RTE 'needs to look at business model'

RTE 'needs to look at business model'
RTE 'needs to look at business model'

The proposed cutbacks at State broadcaster RTE are appropriate given a bailout from the taxpayer “would not be a satisfactory solution” according to a Government minister.

Heather Humphreys, the Minister for Business, Enterprise and Innovation, said that “there are workers in RTE who are paid more than the Taoiseach, UK Prime Minister and the President of America”.

“That would not appear to be sustainable into the future so RTE need to be like any business and cut their cloth to suit their measure,” she told RTE Radio. “”RTE deserves to be funded as it is a public service but they need to look at their business model,” she said.

However Ms Humphreys stance appears to be somewhat at odds with that of the Taoiseach, who said that “reforms and restructuring are needed but also Government will come to the table too”.

“I think it’s worth reflecting on the fact that as recently as 2012 or 2013, RTE was breaking even, and even though the money from the license and government has increased since then, its deficit has actually grown,” Leo Varadkar said. “We’d be happy to have discussion with the board about that because we do want to protect RTE.”

“We can come to the table and yes, we can contribute to the solution,” he said, adding that the Government could examine fast-tracking the introduction of a new broadcasting charge to replace the TV licence fee in order to bolster RTE’s situation.

The Taoiseach and Ministers’ comments came amidst a barrage of reaction to the news of the broadcaster’s proposed cuts, which would see its workforce cut by 200 as it seeks to reduce costs by €60 million over the next three years.

As part of the cost reduction the fees paid to contracted on-air presenters would be cut by 15%.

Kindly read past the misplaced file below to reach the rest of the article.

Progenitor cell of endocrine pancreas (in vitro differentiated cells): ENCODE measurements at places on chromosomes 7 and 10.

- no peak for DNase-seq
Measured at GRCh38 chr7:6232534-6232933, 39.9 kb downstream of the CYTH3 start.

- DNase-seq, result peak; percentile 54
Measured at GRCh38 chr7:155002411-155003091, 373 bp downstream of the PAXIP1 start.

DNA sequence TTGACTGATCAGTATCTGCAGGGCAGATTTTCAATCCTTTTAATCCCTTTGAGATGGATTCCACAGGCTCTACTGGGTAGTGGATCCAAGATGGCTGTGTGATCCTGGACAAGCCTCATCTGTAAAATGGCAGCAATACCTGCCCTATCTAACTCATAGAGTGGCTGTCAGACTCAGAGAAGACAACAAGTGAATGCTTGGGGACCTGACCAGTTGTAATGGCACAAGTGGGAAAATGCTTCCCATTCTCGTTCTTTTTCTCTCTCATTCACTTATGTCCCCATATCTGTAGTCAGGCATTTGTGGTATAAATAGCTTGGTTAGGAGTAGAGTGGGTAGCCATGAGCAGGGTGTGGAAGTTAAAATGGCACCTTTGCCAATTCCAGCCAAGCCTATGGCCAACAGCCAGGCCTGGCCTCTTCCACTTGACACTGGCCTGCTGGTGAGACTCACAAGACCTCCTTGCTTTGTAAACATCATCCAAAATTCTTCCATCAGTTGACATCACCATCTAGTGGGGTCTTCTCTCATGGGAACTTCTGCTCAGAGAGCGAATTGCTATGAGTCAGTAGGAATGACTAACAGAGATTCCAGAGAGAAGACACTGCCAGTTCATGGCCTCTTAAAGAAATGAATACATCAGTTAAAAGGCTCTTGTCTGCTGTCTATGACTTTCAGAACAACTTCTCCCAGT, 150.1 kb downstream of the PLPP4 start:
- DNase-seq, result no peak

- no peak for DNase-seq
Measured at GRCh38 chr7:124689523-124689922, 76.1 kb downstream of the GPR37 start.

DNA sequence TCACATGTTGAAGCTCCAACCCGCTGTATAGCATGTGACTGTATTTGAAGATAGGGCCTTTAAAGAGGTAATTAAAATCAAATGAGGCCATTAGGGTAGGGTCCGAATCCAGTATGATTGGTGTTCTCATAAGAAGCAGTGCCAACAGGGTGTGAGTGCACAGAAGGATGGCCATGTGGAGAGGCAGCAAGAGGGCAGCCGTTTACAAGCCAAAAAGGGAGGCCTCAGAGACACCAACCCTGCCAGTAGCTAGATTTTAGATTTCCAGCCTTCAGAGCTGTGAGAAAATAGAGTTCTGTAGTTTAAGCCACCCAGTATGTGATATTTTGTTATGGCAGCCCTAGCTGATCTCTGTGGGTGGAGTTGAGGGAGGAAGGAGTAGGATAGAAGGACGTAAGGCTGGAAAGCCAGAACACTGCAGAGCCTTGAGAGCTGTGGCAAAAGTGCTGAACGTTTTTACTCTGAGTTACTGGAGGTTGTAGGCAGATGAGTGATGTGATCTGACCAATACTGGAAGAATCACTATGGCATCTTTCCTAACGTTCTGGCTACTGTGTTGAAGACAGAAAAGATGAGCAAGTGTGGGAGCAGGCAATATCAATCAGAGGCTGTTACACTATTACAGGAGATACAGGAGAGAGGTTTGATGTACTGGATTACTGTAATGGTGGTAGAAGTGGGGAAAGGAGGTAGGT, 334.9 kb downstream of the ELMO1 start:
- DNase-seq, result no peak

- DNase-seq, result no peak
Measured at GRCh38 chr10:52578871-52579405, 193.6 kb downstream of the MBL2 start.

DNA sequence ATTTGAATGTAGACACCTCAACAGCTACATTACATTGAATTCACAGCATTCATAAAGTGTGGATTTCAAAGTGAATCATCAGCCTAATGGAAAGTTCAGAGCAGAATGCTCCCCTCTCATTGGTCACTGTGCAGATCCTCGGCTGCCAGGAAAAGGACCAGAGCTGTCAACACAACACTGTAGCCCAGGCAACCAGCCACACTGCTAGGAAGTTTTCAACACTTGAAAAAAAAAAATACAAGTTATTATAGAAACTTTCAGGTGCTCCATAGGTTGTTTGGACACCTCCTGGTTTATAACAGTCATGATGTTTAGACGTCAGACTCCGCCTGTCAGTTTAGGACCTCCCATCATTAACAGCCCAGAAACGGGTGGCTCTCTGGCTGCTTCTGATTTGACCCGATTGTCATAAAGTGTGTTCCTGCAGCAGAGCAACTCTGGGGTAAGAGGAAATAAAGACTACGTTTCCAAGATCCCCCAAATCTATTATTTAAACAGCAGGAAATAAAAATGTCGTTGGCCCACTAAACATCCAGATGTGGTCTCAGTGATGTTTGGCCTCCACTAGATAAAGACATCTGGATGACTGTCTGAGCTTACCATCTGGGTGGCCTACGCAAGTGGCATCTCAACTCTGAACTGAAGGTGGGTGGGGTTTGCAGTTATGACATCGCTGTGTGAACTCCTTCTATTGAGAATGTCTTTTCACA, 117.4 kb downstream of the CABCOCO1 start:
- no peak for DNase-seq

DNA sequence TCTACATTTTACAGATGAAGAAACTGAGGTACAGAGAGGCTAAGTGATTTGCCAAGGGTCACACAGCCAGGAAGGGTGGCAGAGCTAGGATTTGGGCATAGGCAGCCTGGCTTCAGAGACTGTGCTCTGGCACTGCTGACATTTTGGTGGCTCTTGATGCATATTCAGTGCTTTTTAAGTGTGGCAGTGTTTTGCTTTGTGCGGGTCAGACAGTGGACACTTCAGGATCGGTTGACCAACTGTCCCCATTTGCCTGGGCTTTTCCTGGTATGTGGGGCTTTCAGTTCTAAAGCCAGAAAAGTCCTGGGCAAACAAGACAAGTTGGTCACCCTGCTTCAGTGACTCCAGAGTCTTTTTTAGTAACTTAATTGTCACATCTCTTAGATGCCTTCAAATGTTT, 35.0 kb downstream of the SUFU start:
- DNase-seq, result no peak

Salaries for the 10 highest paid RTE presenters, who mainly work as contractors rather than staff, added up to 3 million euro in 2016.

Following a lunchtime meeting for members of the National Union of Journalists (NUJ) a spokesperson said the union sees the cost-reduction measures as “short-sighted and ill-judged” adding “we believe that even if implemented they would not address the current crisis in public service broadcasting”.

They said the NUJ’s members across the broadcaster are “united in their resolve to oppose proposals they believe will only serve to further damage public service broadcasting”, and that the union would oppose any compulsory redundancies.

Meanwhile, Sinn Féin’s spokesperson on communications David Cullinane said that while cuts for top earners were “inevitable”, the other measures announced – including the closure of RTE’s Limerick office and the loss of its digital network are “quite worrying”.

The closure of the Lyric FM studio in Limerick along with the entire digital radio network is a regressive move and one at odds with the remit of a national public service.

Screen Producers Ireland, the advocacy group for independent film production, welcomed the announcement of the new strategy, but declared itself “concerned at the absence of specifics” regarding the commissioning of content from the independent sector. “Without action from Government no amount of reform will be enough to save RTE,” a spokesperson said.

The leak of the cost-cutting strategy late on Tuesday evening itself caused a deal of consternation, with chair of the RTE board Moya Doherty expressing her “deep unhappiness” at what had happened.

She said that, while the board is “mindful” of the fact the new measures will be “painful” for many staff, nevertheless “radical change is unavoidable”.

Source: Full Feed